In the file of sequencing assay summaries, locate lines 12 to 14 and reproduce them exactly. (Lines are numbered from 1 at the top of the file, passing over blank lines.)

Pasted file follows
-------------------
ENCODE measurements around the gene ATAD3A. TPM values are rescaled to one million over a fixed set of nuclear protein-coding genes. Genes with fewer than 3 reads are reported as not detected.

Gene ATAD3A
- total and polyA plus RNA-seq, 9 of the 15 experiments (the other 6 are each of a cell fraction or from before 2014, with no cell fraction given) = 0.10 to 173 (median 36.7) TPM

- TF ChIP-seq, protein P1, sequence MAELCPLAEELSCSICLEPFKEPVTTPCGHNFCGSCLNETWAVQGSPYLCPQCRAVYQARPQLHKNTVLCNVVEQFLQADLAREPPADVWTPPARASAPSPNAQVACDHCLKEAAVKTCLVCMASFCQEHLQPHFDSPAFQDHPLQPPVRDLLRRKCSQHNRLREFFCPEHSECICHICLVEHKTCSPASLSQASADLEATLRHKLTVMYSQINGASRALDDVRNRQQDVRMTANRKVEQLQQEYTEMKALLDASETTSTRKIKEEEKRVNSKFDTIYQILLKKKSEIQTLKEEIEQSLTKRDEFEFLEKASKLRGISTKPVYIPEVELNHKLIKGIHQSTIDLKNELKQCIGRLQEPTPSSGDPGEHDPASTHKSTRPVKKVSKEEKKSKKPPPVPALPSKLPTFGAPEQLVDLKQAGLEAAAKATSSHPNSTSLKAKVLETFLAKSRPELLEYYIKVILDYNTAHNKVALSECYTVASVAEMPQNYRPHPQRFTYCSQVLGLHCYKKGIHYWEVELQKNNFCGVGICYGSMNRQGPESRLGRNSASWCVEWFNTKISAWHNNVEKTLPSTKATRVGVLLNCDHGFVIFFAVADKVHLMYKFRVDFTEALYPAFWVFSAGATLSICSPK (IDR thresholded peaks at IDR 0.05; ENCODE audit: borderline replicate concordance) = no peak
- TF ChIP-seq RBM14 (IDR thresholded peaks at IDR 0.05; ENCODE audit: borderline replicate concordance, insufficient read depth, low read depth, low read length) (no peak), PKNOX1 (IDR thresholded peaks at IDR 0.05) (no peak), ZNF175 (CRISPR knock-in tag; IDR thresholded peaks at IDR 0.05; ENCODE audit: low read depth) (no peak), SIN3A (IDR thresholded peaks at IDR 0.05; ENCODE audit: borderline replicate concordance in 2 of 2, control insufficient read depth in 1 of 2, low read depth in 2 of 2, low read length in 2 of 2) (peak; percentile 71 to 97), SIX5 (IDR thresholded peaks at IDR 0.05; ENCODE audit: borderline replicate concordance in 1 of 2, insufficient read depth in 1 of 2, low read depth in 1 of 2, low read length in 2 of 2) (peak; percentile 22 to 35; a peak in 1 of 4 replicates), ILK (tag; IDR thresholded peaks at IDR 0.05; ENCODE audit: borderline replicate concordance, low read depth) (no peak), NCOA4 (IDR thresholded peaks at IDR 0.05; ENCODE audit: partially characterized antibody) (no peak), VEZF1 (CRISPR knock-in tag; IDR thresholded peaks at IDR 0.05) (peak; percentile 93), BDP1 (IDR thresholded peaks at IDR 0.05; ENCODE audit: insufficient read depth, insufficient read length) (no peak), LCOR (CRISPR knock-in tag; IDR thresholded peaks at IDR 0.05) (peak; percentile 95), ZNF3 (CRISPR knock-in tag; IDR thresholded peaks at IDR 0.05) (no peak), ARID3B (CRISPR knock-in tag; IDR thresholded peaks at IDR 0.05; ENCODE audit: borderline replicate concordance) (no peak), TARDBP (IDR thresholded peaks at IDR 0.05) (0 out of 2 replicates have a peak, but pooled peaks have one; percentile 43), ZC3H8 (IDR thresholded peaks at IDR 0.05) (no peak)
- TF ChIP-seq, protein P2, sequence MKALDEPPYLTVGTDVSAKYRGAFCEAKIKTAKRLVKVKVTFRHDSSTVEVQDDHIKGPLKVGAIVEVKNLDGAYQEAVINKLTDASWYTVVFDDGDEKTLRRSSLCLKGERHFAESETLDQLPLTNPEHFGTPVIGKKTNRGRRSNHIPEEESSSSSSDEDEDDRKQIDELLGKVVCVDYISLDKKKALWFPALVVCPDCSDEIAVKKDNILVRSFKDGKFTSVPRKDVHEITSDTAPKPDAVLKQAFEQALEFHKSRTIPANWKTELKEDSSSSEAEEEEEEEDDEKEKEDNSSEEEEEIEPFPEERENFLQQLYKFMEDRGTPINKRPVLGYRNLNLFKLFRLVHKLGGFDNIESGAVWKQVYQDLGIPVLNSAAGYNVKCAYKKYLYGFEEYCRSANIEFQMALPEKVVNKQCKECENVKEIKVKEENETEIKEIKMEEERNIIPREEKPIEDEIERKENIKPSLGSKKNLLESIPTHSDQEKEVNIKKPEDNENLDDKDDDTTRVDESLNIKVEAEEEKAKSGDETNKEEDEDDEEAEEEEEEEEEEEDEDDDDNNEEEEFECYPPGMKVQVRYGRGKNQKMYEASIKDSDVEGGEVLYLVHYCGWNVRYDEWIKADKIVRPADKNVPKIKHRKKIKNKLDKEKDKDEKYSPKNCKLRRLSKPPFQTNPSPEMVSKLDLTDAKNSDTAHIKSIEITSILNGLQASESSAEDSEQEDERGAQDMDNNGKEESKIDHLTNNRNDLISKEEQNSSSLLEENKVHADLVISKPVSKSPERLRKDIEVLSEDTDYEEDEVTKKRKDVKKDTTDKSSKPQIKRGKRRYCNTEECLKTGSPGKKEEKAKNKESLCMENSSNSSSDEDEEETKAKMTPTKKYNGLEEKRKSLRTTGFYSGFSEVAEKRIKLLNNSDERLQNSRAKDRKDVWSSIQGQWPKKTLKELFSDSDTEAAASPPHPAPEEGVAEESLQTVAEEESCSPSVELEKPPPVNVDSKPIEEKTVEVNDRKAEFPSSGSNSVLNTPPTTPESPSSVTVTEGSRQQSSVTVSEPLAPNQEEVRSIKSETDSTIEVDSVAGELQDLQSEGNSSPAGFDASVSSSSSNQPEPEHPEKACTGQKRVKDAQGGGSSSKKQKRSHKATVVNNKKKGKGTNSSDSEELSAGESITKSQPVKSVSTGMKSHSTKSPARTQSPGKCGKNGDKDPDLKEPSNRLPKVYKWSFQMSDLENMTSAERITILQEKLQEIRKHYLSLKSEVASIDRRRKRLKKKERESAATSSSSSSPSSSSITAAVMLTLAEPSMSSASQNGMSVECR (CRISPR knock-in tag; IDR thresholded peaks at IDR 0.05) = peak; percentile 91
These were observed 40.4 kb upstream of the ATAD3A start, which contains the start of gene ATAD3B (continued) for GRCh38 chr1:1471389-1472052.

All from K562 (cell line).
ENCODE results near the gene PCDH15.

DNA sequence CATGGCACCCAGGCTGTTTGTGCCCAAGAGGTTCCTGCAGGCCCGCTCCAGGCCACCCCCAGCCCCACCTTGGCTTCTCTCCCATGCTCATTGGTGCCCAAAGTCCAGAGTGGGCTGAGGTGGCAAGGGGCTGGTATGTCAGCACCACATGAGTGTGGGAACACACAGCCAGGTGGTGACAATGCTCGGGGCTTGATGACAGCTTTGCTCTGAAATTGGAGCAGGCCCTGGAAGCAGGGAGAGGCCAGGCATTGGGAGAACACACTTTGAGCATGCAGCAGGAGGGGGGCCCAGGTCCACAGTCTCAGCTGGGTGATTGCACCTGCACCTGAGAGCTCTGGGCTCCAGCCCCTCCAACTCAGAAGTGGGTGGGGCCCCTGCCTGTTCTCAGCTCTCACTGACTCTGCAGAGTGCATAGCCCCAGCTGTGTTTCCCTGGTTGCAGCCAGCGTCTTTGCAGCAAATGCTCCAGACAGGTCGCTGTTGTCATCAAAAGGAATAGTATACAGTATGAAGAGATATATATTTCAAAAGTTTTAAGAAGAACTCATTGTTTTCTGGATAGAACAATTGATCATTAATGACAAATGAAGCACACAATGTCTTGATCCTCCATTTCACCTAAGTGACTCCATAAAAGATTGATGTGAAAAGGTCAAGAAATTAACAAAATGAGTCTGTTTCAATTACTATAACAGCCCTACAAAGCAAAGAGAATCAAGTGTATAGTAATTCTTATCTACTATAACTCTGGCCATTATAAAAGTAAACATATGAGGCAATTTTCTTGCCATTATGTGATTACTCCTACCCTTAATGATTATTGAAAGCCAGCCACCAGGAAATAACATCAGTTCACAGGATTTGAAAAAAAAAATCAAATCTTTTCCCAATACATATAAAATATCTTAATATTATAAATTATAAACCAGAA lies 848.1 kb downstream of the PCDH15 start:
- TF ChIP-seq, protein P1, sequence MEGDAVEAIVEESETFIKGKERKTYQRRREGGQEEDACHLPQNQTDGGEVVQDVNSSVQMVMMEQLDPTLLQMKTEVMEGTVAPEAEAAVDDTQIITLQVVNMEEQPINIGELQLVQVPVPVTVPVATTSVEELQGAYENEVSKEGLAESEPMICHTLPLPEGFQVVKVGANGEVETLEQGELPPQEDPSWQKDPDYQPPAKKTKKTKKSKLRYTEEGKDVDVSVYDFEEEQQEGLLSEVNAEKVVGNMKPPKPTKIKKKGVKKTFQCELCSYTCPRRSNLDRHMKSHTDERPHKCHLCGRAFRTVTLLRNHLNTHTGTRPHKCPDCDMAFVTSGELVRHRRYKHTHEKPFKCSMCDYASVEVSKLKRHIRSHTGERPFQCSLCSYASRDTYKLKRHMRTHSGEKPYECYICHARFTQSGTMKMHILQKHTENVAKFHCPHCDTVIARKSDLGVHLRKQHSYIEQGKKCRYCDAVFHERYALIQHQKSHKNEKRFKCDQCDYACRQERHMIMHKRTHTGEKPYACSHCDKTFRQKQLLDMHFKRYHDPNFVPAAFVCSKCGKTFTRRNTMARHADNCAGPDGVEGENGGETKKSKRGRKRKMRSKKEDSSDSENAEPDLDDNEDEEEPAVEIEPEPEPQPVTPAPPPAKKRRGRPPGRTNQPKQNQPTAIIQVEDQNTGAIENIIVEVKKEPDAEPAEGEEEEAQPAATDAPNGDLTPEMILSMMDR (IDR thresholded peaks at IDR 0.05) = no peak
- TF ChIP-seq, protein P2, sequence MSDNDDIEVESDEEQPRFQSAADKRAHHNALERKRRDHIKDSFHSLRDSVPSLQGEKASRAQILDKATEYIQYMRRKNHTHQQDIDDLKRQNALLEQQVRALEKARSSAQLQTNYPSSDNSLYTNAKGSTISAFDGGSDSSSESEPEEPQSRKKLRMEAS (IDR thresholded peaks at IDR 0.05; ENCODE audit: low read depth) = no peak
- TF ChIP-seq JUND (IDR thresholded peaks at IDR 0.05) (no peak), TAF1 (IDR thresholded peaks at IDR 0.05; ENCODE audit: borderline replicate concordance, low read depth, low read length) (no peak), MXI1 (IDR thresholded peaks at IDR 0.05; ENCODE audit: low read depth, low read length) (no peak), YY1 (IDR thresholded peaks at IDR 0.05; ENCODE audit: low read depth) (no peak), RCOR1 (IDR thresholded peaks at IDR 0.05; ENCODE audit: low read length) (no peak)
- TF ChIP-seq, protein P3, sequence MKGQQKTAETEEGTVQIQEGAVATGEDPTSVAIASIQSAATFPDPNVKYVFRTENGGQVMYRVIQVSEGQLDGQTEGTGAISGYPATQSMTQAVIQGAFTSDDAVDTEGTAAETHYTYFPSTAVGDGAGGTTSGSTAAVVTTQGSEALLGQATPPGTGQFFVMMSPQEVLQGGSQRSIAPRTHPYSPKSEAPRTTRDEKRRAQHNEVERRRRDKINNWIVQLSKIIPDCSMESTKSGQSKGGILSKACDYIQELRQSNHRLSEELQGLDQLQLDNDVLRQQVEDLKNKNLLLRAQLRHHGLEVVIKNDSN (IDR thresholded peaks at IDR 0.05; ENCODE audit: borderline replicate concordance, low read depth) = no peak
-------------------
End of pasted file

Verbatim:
- TF ChIP-seq, protein P2, sequence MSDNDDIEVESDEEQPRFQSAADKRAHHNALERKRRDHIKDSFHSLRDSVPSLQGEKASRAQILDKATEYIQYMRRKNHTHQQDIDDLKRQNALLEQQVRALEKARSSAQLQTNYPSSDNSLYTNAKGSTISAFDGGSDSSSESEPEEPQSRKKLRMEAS (IDR thresholded peaks at IDR 0.05; ENCODE audit: low read depth) = no peak
- TF ChIP-seq JUND (IDR thresholded peaks at IDR 0.05) (no peak), TAF1 (IDR thresholded peaks at IDR 0.05; ENCODE audit: borderline replicate concordance, low read depth, low read length) (no peak), MXI1 (IDR thresholded peaks at IDR 0.05; ENCODE audit: low read depth, low read length) (no peak), YY1 (IDR thresholded peaks at IDR 0.05; ENCODE audit: low read depth) (no peak), RCOR1 (IDR thresholded peaks at IDR 0.05; ENCODE audit: low read length) (no peak)
- TF ChIP-seq, protein P3, sequence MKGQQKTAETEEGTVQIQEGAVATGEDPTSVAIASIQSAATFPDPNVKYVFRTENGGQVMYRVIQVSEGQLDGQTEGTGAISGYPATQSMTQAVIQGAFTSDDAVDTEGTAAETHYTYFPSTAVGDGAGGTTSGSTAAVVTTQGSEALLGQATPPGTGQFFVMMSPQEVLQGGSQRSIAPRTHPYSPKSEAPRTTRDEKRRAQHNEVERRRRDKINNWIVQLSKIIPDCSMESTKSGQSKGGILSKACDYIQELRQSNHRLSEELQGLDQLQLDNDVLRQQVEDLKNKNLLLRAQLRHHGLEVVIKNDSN (IDR thresholded peaks at IDR 0.05; ENCODE audit: borderline replicate concordance, low read depth) = no peak